Annette loved her job at the Ambassador Bridge. Hers was a glorified secretarial position processing Import and Export paperwork for U.S. Customs. And the friendships formed with people from all walks of life were the best part.

As she did several times a day, Annette walked along the bridge plaza to the Customs dock office. Suddenly, she felt the ground give way under her feet. She screamed for help, and a nearby truck driver grabbed her and pulled her to safety.

It seems she had stepped on a loose manhole cover and that quick-thinking driver actually saved her life!

🥕🥕🥕

European Summer Bill Engleson

In 1963, along with 300 young Canadians, I was in Paris just before Bastille Day.

By July 14th, we had convoyed by Bus to Switzerland.

However, though only sixteen at the time, I immersed myself in the sounds and smells of Paris, acquainted my then lanky and totally unsophisticated self with baguettes, wine, strong coffee, and, to my shame, behaviour so Trump-like that I was tossed out of the Paris Opera.

Our chaperons, including my Art Teacher who ran the trip as a side business, threatened me with repatriation to Canada.

They relented.

I stayed.

Right decision!

Great summer!

🥕🥕🥕

Jack Shift

“Kid? Yer lookin’ a might discombobulated.”

“Kinda am Pal. Shorty’s cloistered away at Headquarters, schedule’s been shifty, guest hosts at the saloon, an’ a outta season Rodeo? How kin I know I’m in the right place, right time?”

“Thinkin’ we all jist end up where we’re at, when we need ta be there. Doin’ whut we do.”
“Reckon… uh, what is it we do?”

“Well, Colleen’s got the Saloon ever’ third Monday, hear tell Chel’s gonna guest host ever’ first Monday, an’ the Sue Vincent Rodeo’s wrappin’ up, winners’ll be ‘nounced March 22.”

“Yep. Agin, we do…?”

“Shush Kid.”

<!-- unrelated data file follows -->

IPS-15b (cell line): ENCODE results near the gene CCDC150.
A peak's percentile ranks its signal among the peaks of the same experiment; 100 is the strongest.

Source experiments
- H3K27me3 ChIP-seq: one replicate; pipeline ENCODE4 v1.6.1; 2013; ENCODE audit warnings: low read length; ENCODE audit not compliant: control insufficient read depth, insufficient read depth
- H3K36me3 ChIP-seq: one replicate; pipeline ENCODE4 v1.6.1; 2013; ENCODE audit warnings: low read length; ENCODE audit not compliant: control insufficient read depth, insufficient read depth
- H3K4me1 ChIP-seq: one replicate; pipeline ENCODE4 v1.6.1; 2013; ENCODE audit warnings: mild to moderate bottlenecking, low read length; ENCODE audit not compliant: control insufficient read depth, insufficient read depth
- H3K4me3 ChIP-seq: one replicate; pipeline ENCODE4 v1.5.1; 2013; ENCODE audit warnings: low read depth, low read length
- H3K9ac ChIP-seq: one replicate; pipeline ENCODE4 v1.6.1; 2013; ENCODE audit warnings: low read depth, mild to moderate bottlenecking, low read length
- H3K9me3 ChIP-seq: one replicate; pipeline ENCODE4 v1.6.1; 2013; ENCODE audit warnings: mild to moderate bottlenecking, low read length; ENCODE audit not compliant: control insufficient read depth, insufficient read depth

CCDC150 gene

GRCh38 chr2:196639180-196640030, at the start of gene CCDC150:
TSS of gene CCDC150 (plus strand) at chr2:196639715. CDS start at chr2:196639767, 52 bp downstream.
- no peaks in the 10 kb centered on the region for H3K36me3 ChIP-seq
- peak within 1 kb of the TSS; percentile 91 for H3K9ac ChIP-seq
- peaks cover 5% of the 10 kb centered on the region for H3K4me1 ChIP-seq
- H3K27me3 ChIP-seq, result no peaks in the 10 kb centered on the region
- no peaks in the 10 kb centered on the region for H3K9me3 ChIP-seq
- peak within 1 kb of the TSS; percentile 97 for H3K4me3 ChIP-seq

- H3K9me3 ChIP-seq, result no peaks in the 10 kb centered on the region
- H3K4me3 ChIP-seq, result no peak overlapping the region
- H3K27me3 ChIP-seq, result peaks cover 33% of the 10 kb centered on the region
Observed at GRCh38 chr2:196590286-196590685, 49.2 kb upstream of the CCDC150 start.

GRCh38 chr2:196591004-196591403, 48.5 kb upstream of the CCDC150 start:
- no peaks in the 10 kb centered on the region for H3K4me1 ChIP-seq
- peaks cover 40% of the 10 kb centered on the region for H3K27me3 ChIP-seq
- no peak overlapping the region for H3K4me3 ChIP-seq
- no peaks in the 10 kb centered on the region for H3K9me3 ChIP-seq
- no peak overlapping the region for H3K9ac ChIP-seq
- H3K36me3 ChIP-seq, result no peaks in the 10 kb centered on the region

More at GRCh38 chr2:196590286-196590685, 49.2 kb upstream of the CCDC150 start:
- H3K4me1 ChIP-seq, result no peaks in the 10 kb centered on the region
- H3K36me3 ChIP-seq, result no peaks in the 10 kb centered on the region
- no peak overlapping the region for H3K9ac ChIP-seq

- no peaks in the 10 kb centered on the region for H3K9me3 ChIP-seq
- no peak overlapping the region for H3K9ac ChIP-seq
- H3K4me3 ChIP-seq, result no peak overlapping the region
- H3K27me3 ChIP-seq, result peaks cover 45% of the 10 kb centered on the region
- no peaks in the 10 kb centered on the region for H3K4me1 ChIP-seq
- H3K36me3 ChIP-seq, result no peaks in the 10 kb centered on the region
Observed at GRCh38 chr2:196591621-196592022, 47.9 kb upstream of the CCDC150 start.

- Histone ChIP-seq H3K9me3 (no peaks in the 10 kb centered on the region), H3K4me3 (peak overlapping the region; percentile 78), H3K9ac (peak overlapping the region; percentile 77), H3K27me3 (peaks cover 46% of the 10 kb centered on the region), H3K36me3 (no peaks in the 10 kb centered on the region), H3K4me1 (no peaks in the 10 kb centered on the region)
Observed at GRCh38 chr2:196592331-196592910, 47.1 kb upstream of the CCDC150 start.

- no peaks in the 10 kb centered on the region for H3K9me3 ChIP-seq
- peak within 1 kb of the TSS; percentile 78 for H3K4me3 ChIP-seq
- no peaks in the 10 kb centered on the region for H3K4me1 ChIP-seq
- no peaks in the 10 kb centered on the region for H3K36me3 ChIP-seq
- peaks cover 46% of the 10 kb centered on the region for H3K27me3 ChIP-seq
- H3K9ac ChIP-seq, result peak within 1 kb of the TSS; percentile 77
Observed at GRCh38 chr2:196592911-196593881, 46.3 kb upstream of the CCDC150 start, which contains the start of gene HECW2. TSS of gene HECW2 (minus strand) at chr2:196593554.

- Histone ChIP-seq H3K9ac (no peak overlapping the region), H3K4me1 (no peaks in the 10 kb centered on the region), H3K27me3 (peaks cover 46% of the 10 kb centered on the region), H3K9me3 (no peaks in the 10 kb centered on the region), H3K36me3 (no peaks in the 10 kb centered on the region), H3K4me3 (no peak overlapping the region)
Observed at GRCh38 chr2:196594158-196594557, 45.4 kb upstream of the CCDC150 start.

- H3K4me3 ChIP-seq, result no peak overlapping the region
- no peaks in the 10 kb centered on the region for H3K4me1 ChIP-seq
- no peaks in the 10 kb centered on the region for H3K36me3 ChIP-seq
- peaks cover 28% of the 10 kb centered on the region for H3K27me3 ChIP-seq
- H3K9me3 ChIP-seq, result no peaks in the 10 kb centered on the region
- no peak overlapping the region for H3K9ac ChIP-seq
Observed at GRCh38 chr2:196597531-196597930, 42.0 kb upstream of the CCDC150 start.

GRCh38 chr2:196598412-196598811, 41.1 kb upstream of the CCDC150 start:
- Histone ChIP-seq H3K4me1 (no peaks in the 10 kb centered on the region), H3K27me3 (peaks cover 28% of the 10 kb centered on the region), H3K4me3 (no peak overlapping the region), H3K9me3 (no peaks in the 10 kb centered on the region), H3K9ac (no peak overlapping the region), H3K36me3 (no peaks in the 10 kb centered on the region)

🥕🥕🥕

Saddle Up Saloon; Barroom Free For All

“Kid, whut’s goin’ on? Looks like mebbe some movie stars asettin’ at the bar. They here ta take the stage?”

“They might be some sorta celebrities, Pal, but they jist wannered in. I ain’t got no acts or innerviews lined up this week.”

 “These three ladies soun’ like they might be from thet same place as them two blokes thet come through thet time, ‘member? One of ‘em, Logan it was, tangled with yer goats.”

“Think these ladies is arguin’ a might ‘bout where they come from, Pal. Thinkin’ there’s some drama unfoldin’ right here at the bar.”

“Ya best not be eavesdroppin’ on the customers, Kid. Least ways not so’s they notice ya doin’ it. So who’s who?”

“Well, them two at the end a the bar come in t’gether. Venus – that’s the curvaceous one with the dangly earrings – said Diana needed a drink ta calm her nerves.”

“So they are going on stage?”

“On a plane. Seems she’s scared a flyin’ but Venus says she’s got ta rise above her fear.”

“She’s goin’ fer her pilot’s license?”

“Jist as a passenger. There’s some place she’s gotta visit. Cairo. Think that’s in Illinois.”

“Or Egypt.”

“Gypped? Nobody gypped me, Pal. These women is runnin’ tabs. Anyway, then this other lady come in, name a Ruth Thompson. That’s when it got kinda tense.”

“They’re campin?”

“What? No! The first two, Diana an’ Venus,  are jist on a day trip. They’ll sleep at home t’night. An’ if Diana ever gits ta Cairo, she’s gonna stay with a friend.”

“An’ who’s the older one? Thet Venus don’t look so pleased ta see her.”

“Ms. Thompson. She’s movin’ ta France ta live.”

“An’ here they are, at the Saddle Up Saloon. Strange. Hey! Whoa. Stop. Back up. Them’s characters outta Anne Goodwin’s book!”

“Which a her books, Pal?”

Sugar and Snails. Yeah. I recognize Ms. Thompson from A Postcard From the Past; was recently at Story Chat.”

A Postcard From the Past?”

“Yeah, Kid. A Postcard from the Past is a short story based on a scene from one a many drafts a Anne Goodwin’s day-bew novel, Sugar and Snails. Sugar and Snails was published by Inspired Quill in 2015 and shortlisted fer the Polari First Book Prize. Ya kin read it fer free durin’ February 2021 by registering fer Anne’s newsletter here: https://www.subscribepage.com/sugar-and-snails-free-e-book.”

“Uh, Pal, that’s real awesome an’ all, but mebbe we best git back ta the bar. Somethin’s goin’ on.”

“Put it behind you? Just ‘put it all behind you’?  It’s that easy to start fresh, ignore your own past?”

“Ma’am, please…”

“Venus, please, just sit down. It’s not her fault. No-one knew what to do with me.”